When the alarm sounds I get up and ready and pull on the clothes, suspecting it will be cold high up at the glacial lake. The ascent is a torture for me, it is steep and my asthma is bothering me big time and the group easily leaves me for dust. I plod on methodically and slow and eventually make it up to the rim of the moraine below which lies the glacial lake where the rest of the group is waiting for me. We settle in with warm clothes and cameras and wait for the special light effect, but as the sky is cloudy, the effect is just not there. Still, it is a beautiful spot and the light behind the Torres is still nice. After a while we head down towards camp again where we have breakfast, pack up our stuff (last time dismantling the tent!) and by 7.45am we start heading down towards Chileno. My speed of the previous day is gone and the downhill is hard on the knees, so again I move slower than the others. After we reach the junction of tracks and take the left one towards Hotel Las Torres the descent becomes really steep and a complete torture, notwithstanding the beautiful view. Eventually the ground flattens out and by 10am we walk into the hotel for coffee, then beer and pizza to celebrate the completion of our trek. At 2pm our shuttle bus arrives and in Laguna Amarga we switch to the larger buses, which must be the rankest smelling things travelling on earth at that time, filled with stinky hikers. I was wondering how bad I was smelling compared to the smells around me for the next two and a half hours, but I think I prefer not to know. Once in Puerto Natales the shower was heaven and then we all got together for a final dinner at La Picada de Carlitos where we thanked Mauricio for looking after us so well.


The next morning we all departed on our various buses and soon I will be taking a plane to San Carlos de Bariloche for the last part of my holiday, which is meant to be the relaxing part of the holiday, with perhaps a medium walk here and there. Summing up the circuit, what I did of it, was truly spectacular and I will probably come back to do what I didn’t see this time, Glaciar Grey and Valle Frances, but probably just as the W and using refugios. I’m not sure if I want to do the pass still. Part of me wants to and part of me isn’t sure. It’s one to mull over and ponder over time.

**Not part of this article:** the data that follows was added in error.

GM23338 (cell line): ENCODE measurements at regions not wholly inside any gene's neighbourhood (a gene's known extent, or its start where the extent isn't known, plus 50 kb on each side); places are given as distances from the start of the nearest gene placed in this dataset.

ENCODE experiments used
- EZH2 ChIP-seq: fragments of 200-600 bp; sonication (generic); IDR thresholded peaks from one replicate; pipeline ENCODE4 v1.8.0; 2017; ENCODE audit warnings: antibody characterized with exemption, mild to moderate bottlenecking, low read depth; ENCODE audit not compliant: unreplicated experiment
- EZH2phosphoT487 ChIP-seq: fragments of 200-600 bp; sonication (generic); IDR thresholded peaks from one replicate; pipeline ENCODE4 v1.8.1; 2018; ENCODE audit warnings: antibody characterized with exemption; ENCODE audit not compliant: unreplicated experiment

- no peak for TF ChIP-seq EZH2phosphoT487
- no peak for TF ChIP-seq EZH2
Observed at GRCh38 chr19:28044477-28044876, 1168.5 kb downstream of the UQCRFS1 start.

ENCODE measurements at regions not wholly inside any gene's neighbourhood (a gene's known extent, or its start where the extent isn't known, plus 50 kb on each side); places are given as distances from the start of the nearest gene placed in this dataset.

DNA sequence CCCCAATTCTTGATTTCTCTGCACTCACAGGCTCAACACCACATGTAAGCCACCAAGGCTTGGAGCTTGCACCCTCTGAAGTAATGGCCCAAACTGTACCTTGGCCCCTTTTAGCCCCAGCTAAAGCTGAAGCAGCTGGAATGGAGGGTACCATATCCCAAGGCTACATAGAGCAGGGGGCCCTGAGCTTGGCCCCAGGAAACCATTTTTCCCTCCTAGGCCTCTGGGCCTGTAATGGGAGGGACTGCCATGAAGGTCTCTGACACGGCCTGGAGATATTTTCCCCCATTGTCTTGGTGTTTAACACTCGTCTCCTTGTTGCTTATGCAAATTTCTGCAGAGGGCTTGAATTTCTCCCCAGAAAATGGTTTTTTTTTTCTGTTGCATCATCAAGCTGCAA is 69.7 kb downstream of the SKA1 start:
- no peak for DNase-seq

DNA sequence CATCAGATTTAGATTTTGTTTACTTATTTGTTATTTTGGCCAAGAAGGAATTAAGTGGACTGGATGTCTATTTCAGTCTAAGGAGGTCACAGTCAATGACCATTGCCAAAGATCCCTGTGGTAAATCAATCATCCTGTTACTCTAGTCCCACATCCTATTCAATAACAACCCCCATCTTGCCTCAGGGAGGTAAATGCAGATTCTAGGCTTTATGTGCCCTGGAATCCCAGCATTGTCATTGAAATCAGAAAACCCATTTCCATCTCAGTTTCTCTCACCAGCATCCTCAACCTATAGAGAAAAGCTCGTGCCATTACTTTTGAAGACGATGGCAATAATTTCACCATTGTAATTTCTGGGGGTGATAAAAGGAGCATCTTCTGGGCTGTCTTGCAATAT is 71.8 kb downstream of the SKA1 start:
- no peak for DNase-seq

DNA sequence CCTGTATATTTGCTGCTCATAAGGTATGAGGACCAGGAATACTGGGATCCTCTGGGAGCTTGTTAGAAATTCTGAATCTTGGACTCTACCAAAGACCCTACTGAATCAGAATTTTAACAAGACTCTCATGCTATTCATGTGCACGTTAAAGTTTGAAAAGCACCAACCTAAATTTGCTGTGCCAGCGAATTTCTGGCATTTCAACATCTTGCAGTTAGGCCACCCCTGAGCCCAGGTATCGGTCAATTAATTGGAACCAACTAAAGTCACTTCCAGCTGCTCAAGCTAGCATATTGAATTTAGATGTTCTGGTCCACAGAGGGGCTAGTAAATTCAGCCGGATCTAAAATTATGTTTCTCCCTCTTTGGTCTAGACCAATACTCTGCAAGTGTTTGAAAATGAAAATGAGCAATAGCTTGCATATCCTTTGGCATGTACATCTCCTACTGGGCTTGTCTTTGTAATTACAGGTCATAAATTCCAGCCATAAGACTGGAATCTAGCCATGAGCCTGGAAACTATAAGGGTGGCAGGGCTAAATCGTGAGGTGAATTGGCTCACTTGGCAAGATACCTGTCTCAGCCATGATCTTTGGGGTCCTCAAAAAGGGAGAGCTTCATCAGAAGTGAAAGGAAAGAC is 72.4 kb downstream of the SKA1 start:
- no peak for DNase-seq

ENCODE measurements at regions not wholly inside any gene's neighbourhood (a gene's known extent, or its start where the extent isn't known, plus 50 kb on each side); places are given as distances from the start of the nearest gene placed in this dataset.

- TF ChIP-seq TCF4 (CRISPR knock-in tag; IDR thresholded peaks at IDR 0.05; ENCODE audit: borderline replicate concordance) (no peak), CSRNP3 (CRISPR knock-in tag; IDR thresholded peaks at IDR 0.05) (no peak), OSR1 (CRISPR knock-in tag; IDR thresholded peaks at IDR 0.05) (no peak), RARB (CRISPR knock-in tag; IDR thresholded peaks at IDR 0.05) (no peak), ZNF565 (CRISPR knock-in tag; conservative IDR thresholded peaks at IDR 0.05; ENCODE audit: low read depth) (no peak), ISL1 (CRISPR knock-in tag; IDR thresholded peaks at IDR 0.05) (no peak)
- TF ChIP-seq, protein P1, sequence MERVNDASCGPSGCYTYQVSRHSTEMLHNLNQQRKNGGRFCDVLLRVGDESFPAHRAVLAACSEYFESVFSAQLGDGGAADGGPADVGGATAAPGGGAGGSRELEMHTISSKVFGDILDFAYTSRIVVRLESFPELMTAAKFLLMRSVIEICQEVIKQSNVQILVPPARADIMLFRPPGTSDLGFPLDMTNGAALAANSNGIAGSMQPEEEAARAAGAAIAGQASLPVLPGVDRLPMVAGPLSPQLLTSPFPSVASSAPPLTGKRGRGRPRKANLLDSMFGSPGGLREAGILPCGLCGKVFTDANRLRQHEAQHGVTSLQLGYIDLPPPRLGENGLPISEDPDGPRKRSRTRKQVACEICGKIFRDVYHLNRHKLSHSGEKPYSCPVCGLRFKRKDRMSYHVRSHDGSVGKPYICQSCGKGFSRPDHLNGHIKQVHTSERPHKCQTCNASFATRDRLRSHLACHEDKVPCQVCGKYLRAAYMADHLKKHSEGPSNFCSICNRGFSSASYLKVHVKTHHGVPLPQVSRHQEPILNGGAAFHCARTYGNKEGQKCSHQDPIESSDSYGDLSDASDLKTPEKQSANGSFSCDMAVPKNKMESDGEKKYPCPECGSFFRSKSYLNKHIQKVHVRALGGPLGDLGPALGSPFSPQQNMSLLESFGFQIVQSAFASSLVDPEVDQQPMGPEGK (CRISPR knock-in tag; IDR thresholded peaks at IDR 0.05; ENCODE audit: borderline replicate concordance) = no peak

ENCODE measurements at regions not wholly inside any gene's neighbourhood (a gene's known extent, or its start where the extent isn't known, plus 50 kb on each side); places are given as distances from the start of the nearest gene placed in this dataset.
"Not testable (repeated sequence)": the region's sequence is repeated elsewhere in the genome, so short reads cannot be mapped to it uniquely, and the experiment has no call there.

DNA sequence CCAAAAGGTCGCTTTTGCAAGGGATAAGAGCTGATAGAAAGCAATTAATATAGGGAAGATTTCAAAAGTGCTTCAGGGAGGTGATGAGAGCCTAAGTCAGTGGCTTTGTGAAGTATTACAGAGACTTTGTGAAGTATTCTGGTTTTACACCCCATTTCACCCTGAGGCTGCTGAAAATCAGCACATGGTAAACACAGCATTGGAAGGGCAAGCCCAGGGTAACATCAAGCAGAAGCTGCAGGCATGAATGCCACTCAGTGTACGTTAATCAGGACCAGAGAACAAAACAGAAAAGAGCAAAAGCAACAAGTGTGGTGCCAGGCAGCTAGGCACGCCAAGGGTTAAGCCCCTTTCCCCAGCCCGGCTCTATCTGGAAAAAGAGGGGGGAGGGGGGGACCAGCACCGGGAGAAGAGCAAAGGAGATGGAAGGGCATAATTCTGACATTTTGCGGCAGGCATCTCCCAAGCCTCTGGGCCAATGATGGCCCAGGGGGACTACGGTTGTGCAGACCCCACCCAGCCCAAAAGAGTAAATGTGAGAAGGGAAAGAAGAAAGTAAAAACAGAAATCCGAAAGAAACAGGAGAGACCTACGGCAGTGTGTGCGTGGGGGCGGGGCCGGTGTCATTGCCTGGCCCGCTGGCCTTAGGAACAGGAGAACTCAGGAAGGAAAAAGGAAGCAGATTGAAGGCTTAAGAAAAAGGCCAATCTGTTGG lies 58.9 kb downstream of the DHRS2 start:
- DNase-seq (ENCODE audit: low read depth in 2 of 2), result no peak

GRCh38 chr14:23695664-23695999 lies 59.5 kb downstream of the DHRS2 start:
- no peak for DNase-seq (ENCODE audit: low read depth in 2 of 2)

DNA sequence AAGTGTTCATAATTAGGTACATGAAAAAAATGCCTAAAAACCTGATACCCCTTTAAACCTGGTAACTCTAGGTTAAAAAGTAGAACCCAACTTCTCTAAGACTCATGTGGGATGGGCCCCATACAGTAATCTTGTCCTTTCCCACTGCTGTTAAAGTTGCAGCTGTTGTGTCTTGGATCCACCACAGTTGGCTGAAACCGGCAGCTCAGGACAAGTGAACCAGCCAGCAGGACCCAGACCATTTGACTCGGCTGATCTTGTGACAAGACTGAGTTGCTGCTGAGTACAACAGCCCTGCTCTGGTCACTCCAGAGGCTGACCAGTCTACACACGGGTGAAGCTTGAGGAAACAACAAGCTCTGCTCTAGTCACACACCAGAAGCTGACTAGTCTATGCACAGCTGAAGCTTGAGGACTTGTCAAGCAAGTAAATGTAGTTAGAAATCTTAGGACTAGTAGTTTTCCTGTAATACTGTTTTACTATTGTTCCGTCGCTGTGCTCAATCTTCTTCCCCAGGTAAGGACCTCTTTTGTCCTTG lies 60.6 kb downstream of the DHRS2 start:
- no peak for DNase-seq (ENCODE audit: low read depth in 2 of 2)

Torres del Paine – Patagonian weather



I suspected the precipitation made too light a sound to be rain and the river sounded distinctly more muffled and my suspicions were confirmed when I stuck my head out of the tent. A reasonable layer of snow on the ground, given the campsite is protected by trees. Wind howling. Snow swirling. I take my stuff to the big tent where we have our meals and Mauricio’s verdict is quick: there will be no pass crossing in this weather, although he urges all of us to pack up so we are ready to go should the weather improve before lunchtime.

And so the waiting starts. Waiting, eating, trying to stay warm next to a fire that has been lit in one of the other constructions at the campsite. We talk to all the others that are in the same situation and we all bond over the fire. There is the Miami crew, the four students from the US, one of whom has his birthday this very day, Matt the British mountaineer who likes technical climbing, but is not game to try this either, the three Canadians and many more. All up probably about 30 people, all in the same position. By midday the situation improves a little, but not enough for Mauricio. Some others decide to give it a try and we have to wait for many hours to receive news via the radio that they made it. More people arrive in camp, having come up from Dickson. Our group will sleep in the big meal tent tonight so we can move faster tomorrow morning. It looks like a veritable orphanage when we lay our mats and sleeping bags out that night, not helped by the fact that the snow has turned into torrential rain, which is leaking into the tent at various points.